New shipboard system will study water and carbon dioxide fluxes on the Great Lakes
February 27, 2017
Many communities rely on lakes for a variety of purposes, including drinking water, shipping, fisheries management, and recreation. However, a lake's water level can impact these uses. Evaporation is the key process affecting variations in water level; therefore, accurate measurements of evaporation are critical for improving models and forecasting changes in water levels, as well as lake-effect snow and water temperature.
Evaporation is especially important for the Great Lakes—primarily due to their sheer size and volume. This week, researchers from NOAA ESRL's Physical Sciences Division (PSD) and the University of Colorado Boulder (CU) will undertake a new study of evaporation on the Great Lakes. They will install an instrument package aboard a ship to measure atmospheric exchanges (or fluxes) of water and carbon dioxide across the Great Lakes and their impact on freshwater evaporation. Previous studies have convincingly shown that fluxes of heat and moisture are largest in the winter. Less is currently known about the seasonality and effect of carbon dioxide fluxes on the lakes.
"We've taken these types of measurements many times on the ocean. But the freshwater observations will be in our own ‘backyard' where the effects of evaporation and water level are so important," said Dan Wolfe a research meteorologist with PSD and the Cooperative Institute for Research in Environmental Sciences (CIRES).
The PSD/CU research team has developed a modified version of NOAA's Air-Sea Flux System—which is used to study fluxes of heat, water, and momentum between the ocean and the atmosphere—for use in freshwater applications. In cooperation with Canada Steamship Lines, this new ‘Freshwater Flux System' will be installed on a bulk carrier ship, the Whitefish Bay, which routinely crosses the Great Lakes.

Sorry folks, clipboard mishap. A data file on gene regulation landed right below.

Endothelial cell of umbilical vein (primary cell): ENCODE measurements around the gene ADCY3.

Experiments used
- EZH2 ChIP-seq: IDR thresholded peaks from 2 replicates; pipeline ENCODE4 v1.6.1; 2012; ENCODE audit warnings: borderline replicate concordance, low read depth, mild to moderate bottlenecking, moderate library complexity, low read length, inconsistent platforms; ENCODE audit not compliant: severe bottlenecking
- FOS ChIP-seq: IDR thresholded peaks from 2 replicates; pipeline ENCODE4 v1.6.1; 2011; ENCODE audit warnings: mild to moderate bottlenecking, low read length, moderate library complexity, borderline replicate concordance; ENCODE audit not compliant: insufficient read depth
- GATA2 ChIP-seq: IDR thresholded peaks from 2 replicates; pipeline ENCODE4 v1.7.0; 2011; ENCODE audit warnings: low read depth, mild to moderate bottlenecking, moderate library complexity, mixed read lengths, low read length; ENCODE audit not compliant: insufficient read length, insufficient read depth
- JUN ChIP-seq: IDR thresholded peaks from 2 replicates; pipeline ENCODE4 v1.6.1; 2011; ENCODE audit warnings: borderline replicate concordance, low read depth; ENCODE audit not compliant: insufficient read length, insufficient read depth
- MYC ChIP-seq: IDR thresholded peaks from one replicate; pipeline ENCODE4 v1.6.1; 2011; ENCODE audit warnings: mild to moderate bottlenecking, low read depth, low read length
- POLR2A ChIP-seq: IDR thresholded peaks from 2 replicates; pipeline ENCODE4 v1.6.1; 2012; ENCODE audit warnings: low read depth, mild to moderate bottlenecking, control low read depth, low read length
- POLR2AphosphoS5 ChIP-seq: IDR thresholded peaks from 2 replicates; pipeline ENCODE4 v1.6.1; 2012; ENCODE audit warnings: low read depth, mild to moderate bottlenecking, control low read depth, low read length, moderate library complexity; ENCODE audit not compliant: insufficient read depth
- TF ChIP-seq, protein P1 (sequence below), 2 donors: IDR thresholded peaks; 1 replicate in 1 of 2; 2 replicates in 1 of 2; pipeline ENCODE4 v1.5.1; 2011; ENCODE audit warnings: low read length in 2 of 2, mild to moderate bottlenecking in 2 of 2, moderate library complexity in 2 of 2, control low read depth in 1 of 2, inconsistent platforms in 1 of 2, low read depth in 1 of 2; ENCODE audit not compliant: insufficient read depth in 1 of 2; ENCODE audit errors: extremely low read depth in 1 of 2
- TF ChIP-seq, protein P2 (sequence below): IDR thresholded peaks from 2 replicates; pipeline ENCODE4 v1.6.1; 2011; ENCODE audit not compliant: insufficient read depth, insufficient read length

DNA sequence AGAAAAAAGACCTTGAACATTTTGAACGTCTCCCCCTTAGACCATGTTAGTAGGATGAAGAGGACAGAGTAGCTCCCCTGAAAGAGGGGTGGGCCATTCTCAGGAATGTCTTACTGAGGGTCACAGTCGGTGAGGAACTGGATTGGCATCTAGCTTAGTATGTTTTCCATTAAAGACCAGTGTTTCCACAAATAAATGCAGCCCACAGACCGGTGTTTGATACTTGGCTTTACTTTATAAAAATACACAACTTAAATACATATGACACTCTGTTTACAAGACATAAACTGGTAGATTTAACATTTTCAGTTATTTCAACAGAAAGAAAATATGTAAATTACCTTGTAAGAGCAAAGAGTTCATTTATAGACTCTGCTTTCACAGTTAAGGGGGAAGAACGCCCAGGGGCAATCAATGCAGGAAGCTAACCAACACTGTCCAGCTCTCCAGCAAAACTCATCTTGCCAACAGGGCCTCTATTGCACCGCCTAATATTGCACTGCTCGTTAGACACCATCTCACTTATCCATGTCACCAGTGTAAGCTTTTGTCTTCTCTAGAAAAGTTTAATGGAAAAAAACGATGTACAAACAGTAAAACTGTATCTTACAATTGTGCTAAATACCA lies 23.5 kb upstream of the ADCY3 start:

This project is a joint effort between PSD, CIRES, CU's Department of Geography, and NOAA's Great Lakes Environmental Research Laboratory (GLERL) and is a follow-on to continuous measurements from three offshore Great Lakes locations, including Lake Michigan (White Shoal Lighthouse), Lake Huron (Spectacle Reef), and Lake Superior (Stannard Rock). These locations, in addition to other established Great Lakes Evaporation Network sites, will serve as calibration points as the vessel passes by. The lighthouse measurements sample an upwind distance of roughly 8 kilometers, and these remote sensing techniques are limited by persistent winter cloud cover. Continuous shipboard measurements gathered as the ship traverses the Great Lakes over the next two to three years will provide the data the research team needs to examine presumed large spatial variations in water and carbon dioxide fluxes.
"It's exciting to work on this project with colleagues at GLERL and learn more about their research on the Great Lakes. Living in Colorado, I haven't had the opportunity to study this region," said Wolfe. "It will be very interesting to see how these data impact current models."